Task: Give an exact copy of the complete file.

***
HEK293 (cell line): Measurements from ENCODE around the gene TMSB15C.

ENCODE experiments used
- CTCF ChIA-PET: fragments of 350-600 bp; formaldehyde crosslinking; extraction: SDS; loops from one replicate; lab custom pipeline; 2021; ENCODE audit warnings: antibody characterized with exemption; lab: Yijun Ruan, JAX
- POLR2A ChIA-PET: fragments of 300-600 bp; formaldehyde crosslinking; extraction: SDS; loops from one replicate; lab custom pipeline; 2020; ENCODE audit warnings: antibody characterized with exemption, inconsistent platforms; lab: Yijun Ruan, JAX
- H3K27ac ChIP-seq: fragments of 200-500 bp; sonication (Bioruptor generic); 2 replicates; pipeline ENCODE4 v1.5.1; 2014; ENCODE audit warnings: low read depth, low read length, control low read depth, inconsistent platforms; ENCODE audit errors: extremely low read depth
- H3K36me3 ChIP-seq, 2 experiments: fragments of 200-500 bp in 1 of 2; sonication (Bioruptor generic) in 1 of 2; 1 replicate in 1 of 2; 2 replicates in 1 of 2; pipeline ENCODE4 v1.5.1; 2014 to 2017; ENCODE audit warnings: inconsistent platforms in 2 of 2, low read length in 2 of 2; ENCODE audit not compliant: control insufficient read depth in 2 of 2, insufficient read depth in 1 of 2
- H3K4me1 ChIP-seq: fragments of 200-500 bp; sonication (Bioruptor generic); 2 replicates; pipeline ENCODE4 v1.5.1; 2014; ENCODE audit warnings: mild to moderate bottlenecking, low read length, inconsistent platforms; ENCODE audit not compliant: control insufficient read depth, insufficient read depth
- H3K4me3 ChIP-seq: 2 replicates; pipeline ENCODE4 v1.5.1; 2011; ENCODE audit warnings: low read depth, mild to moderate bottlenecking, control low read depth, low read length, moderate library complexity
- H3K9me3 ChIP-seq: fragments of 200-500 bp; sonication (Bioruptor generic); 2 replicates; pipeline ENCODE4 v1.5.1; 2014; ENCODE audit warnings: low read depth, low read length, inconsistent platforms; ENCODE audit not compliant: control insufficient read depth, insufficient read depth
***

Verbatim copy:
HEK293 (cell line): Measurements from ENCODE around the gene TMSB15C.

ENCODE experiments used
- CTCF ChIA-PET: fragments of 350-600 bp; formaldehyde crosslinking; extraction: SDS; loops from one replicate; lab custom pipeline; 2021; ENCODE audit warnings: antibody characterized with exemption; lab: Yijun Ruan, JAX
- POLR2A ChIA-PET: fragments of 300-600 bp; formaldehyde crosslinking; extraction: SDS; loops from one replicate; lab custom pipeline; 2020; ENCODE audit warnings: antibody characterized with exemption, inconsistent platforms; lab: Yijun Ruan, JAX
- H3K27ac ChIP-seq: fragments of 200-500 bp; sonication (Bioruptor generic); 2 replicates; pipeline ENCODE4 v1.5.1; 2014; ENCODE audit warnings: low read depth, low read length, control low read depth, inconsistent platforms; ENCODE audit errors: extremely low read depth
- H3K36me3 ChIP-seq, 2 experiments: fragments of 200-500 bp in 1 of 2; sonication (Bioruptor generic) in 1 of 2; 1 replicate in 1 of 2; 2 replicates in 1 of 2; pipeline ENCODE4 v1.5.1; 2014 to 2017; ENCODE audit warnings: inconsistent platforms in 2 of 2, low read length in 2 of 2; ENCODE audit not compliant: control insufficient read depth in 2 of 2, insufficient read depth in 1 of 2
- H3K4me1 ChIP-seq: fragments of 200-500 bp; sonication (Bioruptor generic); 2 replicates; pipeline ENCODE4 v1.5.1; 2014; ENCODE audit warnings: mild to moderate bottlenecking, low read length, inconsistent platforms; ENCODE audit not compliant: control insufficient read depth, insufficient read depth
- H3K4me3 ChIP-seq: 2 replicates; pipeline ENCODE4 v1.5.1; 2011; ENCODE audit warnings: low read depth, mild to moderate bottlenecking, control low read depth, low read length, moderate library complexity
- H3K9me3 ChIP-seq: fragments of 200-500 bp; sonication (Bioruptor generic); 2 replicates; pipeline ENCODE4 v1.5.1; 2014; ENCODE audit warnings: low read depth, low read length, inconsistent platforms; ENCODE audit not compliant: control insufficient read depth, insufficient read depth